A Thought on Political Prisoner by Jean Arasanayagam


Political Prisoner by Jean Arasanayagam

for Steve Biko and others (1985)


In a prison cell

he lies dead

when did it happen?

we were all asleep.


It was somewhere towards dawn

we did not hear

his silent scream

or grating whimper

he died alone

who mourned

was it a person or a nation?


In a prison cell he died

his breath twisting round the bars

no one sat by him

although a multitude stood outside

in a prison cell

he died we read it

the next morning

in the papers

in cold dead print

perhaps you passed it by

he died alone quite alone

in his prison cell

four walls a roof

locked doors and little else.

You’d be in there too

but you wear masks you’re clever

at disguise you’d rather not.

in order to be safe, speak out your

thoughts aloud,

you don’t want bullets passing

through your ribs to burst your lungs.

let others spill their blood and wound their flesh

your lips in silence clamp down tight

guns continue to splutter

bombs go off

if you step from the forest

onto the road in pools of blood

you’ll slither.


But look the hangman’s noose

drops lower, it’s a ring of rope

that slowly tightens round your neck

snaps the bone,

watch it coming

swinging closer

do you recognize that face?

cry out in recognition?

he is one of yours.

Is he the friend

and you the foe?

Jean Arasanayagam was a Sri Lankan poet and fiction writer. She wrote her works in English. The theme in her work was ethnic and religious turmoil in Sri Lanka. Jean Arasanayagm had experienced the ethnic turmoil in the country and captured the feelings of victims of that in her poems. She seems to try drawing parallels between the tragic assassination of Steve Biko with the similar incidents happen in Sri Lanka during that grim period of time.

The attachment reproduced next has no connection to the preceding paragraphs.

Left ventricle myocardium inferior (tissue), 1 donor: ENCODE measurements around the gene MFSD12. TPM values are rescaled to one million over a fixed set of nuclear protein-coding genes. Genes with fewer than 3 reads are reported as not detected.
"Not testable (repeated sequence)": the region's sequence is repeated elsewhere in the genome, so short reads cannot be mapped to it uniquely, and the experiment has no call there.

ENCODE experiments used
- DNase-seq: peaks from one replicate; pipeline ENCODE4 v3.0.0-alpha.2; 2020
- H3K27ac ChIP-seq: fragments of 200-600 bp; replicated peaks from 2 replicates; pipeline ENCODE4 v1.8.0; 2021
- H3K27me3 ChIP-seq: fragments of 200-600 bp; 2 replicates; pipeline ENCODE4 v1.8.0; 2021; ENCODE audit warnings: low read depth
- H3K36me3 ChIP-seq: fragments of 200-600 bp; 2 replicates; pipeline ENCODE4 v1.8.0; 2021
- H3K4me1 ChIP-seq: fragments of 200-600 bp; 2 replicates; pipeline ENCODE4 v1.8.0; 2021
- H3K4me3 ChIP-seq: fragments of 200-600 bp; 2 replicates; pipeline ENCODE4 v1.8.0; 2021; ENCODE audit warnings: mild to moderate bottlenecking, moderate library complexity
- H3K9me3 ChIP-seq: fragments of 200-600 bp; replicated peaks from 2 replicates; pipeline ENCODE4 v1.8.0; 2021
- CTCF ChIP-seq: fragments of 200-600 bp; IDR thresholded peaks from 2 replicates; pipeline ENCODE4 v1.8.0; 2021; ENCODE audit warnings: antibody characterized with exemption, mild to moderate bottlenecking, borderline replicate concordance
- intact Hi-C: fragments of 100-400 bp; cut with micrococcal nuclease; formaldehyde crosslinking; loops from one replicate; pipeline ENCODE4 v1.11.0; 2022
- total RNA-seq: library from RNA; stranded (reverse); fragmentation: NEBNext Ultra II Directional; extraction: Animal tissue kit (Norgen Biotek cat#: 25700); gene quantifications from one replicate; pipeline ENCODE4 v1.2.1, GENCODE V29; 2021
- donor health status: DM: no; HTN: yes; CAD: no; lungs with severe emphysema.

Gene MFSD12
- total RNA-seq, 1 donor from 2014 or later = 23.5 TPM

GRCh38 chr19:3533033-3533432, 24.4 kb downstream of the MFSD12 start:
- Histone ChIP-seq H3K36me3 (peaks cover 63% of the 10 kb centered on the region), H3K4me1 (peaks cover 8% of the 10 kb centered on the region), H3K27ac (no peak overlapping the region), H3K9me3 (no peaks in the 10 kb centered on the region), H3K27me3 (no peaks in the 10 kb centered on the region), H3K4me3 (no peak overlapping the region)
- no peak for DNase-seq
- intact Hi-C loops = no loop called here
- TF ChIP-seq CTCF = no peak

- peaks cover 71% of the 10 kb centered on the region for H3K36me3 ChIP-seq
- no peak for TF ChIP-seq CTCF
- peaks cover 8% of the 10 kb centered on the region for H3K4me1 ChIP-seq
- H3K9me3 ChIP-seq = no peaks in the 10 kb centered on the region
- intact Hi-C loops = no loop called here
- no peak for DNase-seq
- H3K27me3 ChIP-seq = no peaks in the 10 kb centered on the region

Bantu Stephen Biko was a South African anti-apartheid activist. Ideologically an African nationalist and African socialist, he was at the forefront of a grassroots anti-apartheid campaign known as the Black Consciousness Movement during the late 1960s and 1970s. On August 18, 1977, he and a fellow activist were seized at a roadblock and jailed in Port Elizabeth. Biko was found naked and shackled outside a hospital in Pretoria, 740 miles (1,190 km) away, on September 11 and died the next day of a massive brain hemorrhage.

She seems trying to wake up a sleeping nation to speak against the human right violations. She accuses the people who turn their blind eyes to the injustice happening in a country. She calls them people in disguise in order to save themselves from death. Indirectly, she accuses such people cowards and opportunists who yield the benefits of others sacrifices. She warns people who keep their senses shut like three wise monkeys. She asks to stand with the people who stand against injustice or else, you will be the next one to face the devil’s face of injustice.    

Though Jean Arasanayagam had written the poem about a past incident, it has the universal value as political prisoners still give their life in order to give a better world to the others. Her poem is an eye opener to the world to protect the people who try to make the world a better place.  

May this post be a tribute to the heroes who selflessly sacrificed their lives for a better tomorrow. May this post be a strength to people who stand against injustice and raise their voice against human right violations.



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